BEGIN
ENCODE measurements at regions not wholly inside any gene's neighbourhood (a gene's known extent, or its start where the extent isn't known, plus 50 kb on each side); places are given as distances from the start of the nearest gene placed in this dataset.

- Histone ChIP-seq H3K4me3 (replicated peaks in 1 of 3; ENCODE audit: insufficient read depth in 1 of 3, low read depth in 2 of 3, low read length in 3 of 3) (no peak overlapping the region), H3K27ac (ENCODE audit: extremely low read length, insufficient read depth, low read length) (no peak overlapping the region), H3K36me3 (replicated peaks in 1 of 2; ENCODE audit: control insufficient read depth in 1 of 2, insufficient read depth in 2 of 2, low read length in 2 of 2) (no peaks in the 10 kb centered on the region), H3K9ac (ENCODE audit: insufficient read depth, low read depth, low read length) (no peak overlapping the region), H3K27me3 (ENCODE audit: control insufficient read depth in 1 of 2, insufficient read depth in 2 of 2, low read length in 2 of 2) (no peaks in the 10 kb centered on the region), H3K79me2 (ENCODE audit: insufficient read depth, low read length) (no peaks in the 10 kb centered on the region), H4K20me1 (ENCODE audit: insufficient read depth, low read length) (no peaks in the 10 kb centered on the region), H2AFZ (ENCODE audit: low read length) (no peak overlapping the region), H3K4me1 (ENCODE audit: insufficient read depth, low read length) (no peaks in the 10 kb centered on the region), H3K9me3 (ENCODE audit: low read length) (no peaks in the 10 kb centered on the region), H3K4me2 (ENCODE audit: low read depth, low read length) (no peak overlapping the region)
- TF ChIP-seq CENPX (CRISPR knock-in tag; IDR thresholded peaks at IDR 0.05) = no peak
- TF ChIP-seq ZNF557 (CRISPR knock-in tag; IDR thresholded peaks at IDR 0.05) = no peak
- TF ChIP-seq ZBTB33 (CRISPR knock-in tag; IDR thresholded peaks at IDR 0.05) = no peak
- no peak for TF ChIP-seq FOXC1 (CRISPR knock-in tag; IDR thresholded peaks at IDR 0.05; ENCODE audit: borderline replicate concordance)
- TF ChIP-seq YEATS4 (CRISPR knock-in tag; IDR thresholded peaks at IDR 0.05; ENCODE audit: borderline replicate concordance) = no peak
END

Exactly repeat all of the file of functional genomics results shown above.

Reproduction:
ENCODE measurements at regions not wholly inside any gene's neighbourhood (a gene's known extent, or its start where the extent isn't known, plus 50 kb on each side); places are given as distances from the start of the nearest gene placed in this dataset.

- Histone ChIP-seq H3K4me3 (replicated peaks in 1 of 3; ENCODE audit: insufficient read depth in 1 of 3, low read depth in 2 of 3, low read length in 3 of 3) (no peak overlapping the region), H3K27ac (ENCODE audit: extremely low read length, insufficient read depth, low read length) (no peak overlapping the region), H3K36me3 (replicated peaks in 1 of 2; ENCODE audit: control insufficient read depth in 1 of 2, insufficient read depth in 2 of 2, low read length in 2 of 2) (no peaks in the 10 kb centered on the region), H3K9ac (ENCODE audit: insufficient read depth, low read depth, low read length) (no peak overlapping the region), H3K27me3 (ENCODE audit: control insufficient read depth in 1 of 2, insufficient read depth in 2 of 2, low read length in 2 of 2) (no peaks in the 10 kb centered on the region), H3K79me2 (ENCODE audit: insufficient read depth, low read length) (no peaks in the 10 kb centered on the region), H4K20me1 (ENCODE audit: insufficient read depth, low read length) (no peaks in the 10 kb centered on the region), H2AFZ (ENCODE audit: low read length) (no peak overlapping the region), H3K4me1 (ENCODE audit: insufficient read depth, low read length) (no peaks in the 10 kb centered on the region), H3K9me3 (ENCODE audit: low read length) (no peaks in the 10 kb centered on the region), H3K4me2 (ENCODE audit: low read depth, low read length) (no peak overlapping the region)
- TF ChIP-seq CENPX (CRISPR knock-in tag; IDR thresholded peaks at IDR 0.05) = no peak
- TF ChIP-seq ZNF557 (CRISPR knock-in tag; IDR thresholded peaks at IDR 0.05) = no peak
- TF ChIP-seq ZBTB33 (CRISPR knock-in tag; IDR thresholded peaks at IDR 0.05) = no peak
- no peak for TF ChIP-seq FOXC1 (CRISPR knock-in tag; IDR thresholded peaks at IDR 0.05; ENCODE audit: borderline replicate concordance)
- TF ChIP-seq YEATS4 (CRISPR knock-in tag; IDR thresholded peaks at IDR 0.05; ENCODE audit: borderline replicate concordance) = no peak